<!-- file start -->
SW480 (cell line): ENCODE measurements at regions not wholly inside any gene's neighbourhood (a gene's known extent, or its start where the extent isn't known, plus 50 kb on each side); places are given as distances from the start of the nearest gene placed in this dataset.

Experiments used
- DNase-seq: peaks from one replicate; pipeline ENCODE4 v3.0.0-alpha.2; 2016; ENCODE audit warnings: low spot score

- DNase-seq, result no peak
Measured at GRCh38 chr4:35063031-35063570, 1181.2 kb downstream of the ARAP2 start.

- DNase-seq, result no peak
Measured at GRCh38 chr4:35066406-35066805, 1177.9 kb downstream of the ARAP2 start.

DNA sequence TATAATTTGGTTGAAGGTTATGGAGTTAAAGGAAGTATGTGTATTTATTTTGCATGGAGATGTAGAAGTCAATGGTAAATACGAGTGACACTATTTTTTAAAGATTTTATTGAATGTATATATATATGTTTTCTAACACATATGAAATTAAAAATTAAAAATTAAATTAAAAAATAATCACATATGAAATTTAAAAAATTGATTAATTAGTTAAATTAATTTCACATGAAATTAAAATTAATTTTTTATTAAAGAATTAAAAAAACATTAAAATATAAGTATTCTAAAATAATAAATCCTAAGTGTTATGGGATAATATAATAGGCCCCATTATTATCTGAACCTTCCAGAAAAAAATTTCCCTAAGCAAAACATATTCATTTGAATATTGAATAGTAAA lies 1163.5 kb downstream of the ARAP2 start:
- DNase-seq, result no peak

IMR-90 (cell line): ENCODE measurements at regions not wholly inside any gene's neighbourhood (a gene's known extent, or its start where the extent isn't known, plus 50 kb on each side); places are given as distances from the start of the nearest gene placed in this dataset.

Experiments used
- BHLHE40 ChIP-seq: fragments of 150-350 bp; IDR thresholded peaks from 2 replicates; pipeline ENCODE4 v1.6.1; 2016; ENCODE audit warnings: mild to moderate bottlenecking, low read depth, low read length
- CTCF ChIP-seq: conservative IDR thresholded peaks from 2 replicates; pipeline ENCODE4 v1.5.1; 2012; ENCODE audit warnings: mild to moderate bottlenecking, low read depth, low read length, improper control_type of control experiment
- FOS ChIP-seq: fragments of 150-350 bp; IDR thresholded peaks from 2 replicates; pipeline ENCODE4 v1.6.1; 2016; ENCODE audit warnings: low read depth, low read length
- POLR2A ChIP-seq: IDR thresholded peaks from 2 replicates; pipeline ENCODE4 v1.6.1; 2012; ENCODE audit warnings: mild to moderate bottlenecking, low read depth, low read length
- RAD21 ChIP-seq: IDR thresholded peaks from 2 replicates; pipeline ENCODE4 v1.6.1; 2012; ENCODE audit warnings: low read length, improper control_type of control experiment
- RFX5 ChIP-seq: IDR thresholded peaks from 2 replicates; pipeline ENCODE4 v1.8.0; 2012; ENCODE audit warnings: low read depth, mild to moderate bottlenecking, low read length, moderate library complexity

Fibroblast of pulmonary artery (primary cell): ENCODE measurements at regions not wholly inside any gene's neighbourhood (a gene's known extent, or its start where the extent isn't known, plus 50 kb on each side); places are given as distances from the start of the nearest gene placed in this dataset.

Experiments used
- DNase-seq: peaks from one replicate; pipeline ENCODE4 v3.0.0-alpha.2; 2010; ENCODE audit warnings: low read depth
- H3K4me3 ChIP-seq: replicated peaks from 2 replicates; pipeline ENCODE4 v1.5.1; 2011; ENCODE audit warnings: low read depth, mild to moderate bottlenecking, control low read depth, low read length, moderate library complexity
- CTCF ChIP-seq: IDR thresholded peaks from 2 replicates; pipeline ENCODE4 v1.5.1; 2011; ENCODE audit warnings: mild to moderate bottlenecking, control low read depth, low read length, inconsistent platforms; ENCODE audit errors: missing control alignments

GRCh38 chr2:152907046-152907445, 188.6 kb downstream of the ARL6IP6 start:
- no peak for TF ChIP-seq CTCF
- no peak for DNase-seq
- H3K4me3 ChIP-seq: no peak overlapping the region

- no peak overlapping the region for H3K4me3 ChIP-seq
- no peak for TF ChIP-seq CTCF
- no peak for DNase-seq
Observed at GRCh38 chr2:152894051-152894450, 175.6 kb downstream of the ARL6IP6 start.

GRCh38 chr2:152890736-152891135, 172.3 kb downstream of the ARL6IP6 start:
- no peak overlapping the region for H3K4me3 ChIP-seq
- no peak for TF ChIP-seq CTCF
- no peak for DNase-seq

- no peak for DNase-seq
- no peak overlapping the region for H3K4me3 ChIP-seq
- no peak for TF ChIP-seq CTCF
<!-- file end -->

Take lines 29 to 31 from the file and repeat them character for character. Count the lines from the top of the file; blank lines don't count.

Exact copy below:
- no peak for DNase-seq
Observed at GRCh38 chr2:152894051-152894450, 175.6 kb downstream of the ARL6IP6 start.

GRCh38 chr2:152890736-152891135, 172.3 kb downstream of the ARL6IP6 start: